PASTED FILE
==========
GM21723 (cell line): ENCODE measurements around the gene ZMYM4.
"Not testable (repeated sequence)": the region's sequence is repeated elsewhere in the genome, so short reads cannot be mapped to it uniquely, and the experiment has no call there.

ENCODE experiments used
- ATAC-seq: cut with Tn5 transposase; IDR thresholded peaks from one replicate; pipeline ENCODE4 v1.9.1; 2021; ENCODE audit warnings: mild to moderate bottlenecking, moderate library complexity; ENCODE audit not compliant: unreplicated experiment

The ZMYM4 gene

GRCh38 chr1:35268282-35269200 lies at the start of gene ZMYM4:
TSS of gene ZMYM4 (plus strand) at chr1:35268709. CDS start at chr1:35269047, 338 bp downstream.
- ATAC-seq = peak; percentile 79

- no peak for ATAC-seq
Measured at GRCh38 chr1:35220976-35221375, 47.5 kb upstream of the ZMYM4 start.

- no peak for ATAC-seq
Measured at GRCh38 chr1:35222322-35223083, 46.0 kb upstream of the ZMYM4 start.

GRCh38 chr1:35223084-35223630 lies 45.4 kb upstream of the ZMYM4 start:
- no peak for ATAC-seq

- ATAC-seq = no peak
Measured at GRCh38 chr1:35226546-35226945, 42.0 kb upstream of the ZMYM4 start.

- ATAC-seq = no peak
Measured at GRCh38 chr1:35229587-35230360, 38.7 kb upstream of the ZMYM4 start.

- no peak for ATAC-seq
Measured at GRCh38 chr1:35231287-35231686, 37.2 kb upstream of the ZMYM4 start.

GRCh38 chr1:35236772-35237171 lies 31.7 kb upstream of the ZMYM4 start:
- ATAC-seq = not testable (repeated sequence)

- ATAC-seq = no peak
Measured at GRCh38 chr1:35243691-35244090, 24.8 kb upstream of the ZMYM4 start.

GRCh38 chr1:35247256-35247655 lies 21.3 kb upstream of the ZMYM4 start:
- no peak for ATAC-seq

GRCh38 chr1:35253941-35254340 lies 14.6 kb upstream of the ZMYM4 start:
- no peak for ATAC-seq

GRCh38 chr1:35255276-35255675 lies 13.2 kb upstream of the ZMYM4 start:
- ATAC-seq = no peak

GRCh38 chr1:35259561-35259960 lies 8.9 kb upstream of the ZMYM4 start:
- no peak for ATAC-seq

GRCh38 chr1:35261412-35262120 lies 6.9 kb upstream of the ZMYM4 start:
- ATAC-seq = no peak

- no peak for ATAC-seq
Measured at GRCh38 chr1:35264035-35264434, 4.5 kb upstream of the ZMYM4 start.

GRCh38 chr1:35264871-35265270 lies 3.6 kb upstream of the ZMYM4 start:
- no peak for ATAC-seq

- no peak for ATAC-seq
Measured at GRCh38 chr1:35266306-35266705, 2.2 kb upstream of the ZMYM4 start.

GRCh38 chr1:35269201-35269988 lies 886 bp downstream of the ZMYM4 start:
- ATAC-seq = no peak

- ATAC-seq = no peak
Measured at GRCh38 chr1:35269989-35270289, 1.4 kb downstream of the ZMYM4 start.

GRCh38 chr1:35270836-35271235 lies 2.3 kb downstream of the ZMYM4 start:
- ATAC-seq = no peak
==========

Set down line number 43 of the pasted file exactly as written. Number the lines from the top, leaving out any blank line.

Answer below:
- ATAC-seq = no peak